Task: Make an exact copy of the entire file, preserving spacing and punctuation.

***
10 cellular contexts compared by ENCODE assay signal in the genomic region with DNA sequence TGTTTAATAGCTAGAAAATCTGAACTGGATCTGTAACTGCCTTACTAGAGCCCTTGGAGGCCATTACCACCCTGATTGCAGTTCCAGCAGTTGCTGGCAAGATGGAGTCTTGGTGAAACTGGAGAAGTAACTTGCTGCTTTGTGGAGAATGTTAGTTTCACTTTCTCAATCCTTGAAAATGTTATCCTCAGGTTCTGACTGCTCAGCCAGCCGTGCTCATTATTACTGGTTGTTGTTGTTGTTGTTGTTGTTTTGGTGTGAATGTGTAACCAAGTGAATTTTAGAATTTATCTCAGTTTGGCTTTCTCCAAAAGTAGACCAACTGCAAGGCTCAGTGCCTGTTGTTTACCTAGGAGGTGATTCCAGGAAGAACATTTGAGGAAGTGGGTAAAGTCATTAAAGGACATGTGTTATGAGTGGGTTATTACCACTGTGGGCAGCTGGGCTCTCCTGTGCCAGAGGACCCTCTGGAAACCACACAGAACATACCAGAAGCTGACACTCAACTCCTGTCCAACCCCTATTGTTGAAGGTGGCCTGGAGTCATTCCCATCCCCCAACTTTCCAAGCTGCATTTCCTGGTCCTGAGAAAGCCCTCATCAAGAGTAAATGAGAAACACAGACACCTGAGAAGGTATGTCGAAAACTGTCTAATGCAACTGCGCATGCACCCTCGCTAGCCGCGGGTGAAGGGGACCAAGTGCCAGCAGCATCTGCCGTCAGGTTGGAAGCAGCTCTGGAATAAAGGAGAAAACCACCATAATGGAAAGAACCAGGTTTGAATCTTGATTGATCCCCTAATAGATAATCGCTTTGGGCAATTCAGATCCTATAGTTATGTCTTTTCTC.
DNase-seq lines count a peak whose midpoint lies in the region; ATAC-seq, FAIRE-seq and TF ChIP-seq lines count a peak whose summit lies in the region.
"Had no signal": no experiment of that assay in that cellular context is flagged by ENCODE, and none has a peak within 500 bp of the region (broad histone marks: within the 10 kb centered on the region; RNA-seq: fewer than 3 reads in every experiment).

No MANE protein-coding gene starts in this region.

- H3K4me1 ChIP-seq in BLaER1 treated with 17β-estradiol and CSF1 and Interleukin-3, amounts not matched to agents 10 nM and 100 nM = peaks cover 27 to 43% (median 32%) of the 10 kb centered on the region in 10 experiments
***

10 cellular contexts compared by ENCODE assay signal in the genomic region with DNA sequence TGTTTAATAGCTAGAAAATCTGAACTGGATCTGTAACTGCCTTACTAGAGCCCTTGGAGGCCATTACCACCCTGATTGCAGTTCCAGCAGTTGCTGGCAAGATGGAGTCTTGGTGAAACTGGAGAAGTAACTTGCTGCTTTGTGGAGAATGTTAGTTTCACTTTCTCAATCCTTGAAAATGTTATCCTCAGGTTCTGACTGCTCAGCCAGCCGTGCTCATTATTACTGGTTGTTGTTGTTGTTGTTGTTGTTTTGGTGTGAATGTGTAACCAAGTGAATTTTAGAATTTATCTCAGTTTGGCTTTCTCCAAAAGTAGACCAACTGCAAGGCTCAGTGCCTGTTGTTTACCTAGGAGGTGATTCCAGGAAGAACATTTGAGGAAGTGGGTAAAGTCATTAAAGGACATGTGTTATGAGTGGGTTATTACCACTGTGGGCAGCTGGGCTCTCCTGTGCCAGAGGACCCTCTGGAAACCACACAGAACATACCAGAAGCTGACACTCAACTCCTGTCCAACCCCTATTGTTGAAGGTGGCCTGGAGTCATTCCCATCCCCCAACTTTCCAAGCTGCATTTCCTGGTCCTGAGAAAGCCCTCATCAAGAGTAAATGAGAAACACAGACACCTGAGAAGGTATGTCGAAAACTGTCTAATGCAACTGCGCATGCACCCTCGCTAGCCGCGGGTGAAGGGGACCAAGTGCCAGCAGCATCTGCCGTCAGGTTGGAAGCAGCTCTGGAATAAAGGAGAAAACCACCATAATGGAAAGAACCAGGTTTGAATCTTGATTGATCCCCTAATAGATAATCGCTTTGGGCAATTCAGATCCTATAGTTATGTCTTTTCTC.
DNase-seq lines count a peak whose midpoint lies in the region; ATAC-seq, FAIRE-seq and TF ChIP-seq lines count a peak whose summit lies in the region.
"Had no signal": no experiment of that assay in that cellular context is flagged by ENCODE, and none has a peak within 500 bp of the region (broad histone marks: within the 10 kb centered on the region; RNA-seq: fewer than 3 reads in every experiment).

No MANE protein-coding gene starts in this region.

- H3K4me1 ChIP-seq in BLaER1 treated with 17β-estradiol and CSF1 and Interleukin-3, amounts not matched to agents 10 nM and 100 nM = peaks cover 27 to 43% (median 32%) of the 10 kb centered on the region in 10 experiments